published Tuesday, July 17th, 2012

TSSAA board votes to keep six classifications for football

NASHVILLE -- After a month of delays and debate, the TSSAA Board of Control needed less than 30 minutes to vote on two key issues to determine the state's prep football classification and playoff format.

By a 5-4 vote, the board decided Monday to keep the current three-classification system in all sports. In football, the three-class regular season expands to six classes for the playoffs.

That is the same format that has been used the previous three years. It now will run through the 2016-17 school year, when the board meets to vote on classification once again.

The other option being considered Monday was to return to the five-classification system that had been used for 16 years before the change in 2009.

"Despite what some coaches from our area may have said, my mind was not made on this issue all along," said Sequatchie County principal Tommy Layne, who represents the Chattanooga area on the board and voted to keep the current format. "I was one of the ones who suggested we delay the original vote so I could talk with our local coaches and see what they wanted. The great majority of them responded that they wanted to keep things the way they are now because it cuts down on travel expenses.

"It was one of the toughest decisions I've had to make as a member of the board, but when you look at our area, it prevents teams like Copper Basin from having to make a 200-mile round trip to Moore County for a district game and teams like McMinn County from having to go all the way to Lincoln County for league games. We weren't going to make everybody happy, no matter what the outcome of the vote, but I think this was the best thing for our area."

The board voted unanimously to keep the enrollment multiplier at 1.8 for private schools that opt not to give need-based financial aid to athletes and continue playing in Division I. No school will be forced to move up more than one classification.

In a rarity, the board actually voted against the recommendation of the TSSAA directors on the decision to have five or six classes. When board member Bryan True asked, prior to the vote, what the TSSAA's recommendation was, executive director Bernard Childress reiterated that it was the same as it had been all along.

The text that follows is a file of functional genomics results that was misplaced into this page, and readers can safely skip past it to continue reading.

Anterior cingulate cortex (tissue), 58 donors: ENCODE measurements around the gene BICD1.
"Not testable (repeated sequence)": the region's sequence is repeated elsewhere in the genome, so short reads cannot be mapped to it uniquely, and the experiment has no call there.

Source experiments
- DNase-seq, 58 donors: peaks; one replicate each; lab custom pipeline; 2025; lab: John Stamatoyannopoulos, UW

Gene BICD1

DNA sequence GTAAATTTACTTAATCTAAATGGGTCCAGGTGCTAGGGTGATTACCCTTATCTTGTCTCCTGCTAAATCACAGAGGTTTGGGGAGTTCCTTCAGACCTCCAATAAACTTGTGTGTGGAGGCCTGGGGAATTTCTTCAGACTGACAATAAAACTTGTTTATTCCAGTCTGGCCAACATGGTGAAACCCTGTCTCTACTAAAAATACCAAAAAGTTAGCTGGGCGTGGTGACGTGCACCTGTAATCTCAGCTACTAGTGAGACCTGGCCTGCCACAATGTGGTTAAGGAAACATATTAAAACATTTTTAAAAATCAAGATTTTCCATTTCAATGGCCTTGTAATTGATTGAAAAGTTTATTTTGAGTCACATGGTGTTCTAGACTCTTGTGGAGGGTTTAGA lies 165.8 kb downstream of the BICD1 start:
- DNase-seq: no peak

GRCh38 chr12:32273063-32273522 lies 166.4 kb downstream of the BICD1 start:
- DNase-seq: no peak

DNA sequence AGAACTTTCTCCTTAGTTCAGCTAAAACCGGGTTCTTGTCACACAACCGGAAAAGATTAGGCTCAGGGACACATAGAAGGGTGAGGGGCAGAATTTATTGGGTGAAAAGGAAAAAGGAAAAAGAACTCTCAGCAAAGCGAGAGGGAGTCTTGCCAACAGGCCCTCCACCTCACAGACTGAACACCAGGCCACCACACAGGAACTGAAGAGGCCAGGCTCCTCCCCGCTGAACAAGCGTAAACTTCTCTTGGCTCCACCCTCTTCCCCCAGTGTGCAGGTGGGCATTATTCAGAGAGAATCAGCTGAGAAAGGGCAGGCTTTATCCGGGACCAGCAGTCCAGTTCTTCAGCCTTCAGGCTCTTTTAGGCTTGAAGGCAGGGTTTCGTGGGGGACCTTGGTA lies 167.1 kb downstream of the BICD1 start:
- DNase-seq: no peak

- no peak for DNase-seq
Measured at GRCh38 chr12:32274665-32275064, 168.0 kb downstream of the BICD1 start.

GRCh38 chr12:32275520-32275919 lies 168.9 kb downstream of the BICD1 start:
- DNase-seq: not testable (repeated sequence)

"Looking at everything, and understanding that taking away a classification would cost the organization at least $100,000 in playoff revenue, we still would recommend the five-classification system," Childress said.

"I know some people would think it sounds crazy that we recommended the proposal that would cost the organization that much money, but after discussing it we felt that would have made more sense for the majority of our state," Childress said after the meeting. "It shouldn't be all about money. It's more about the kids and the schools and what's the best plan for them.

"What I don't like about the current system is that we have so many questions right before the playoffs. We have teams that have to schedule out-of-state opponents because they have trouble filling a schedule, and because overall record affects playoff seedings, we're having to find out how those out-of-state teams finished so we can figure out our own playoff brackets.

"The five-class system was proven to work for so many years, and it was just easier to understand for everyone involved. Plus it helped teams fill out their schedules because you had larger regions of teams grouped together. But the board votes how they see fit, and that's not always the way we as directors recommend."

Contact Stephen Hargis at shargis@timesfreepress.com or 423-757-6293.

about Stephen Hargis...

Stephen has covered local sports in the tri-state area for more than 24 years, having been with the Times Free Press since its inception, and has been an assistant sports editor since 2005. Stephen is among the most decorated writers in the TFP’s newsroom, winning numerous state, regional and national writing awards, including seven in 2013 and a combined 12 in the last two years. He was named one of the top 10 sports writers ...

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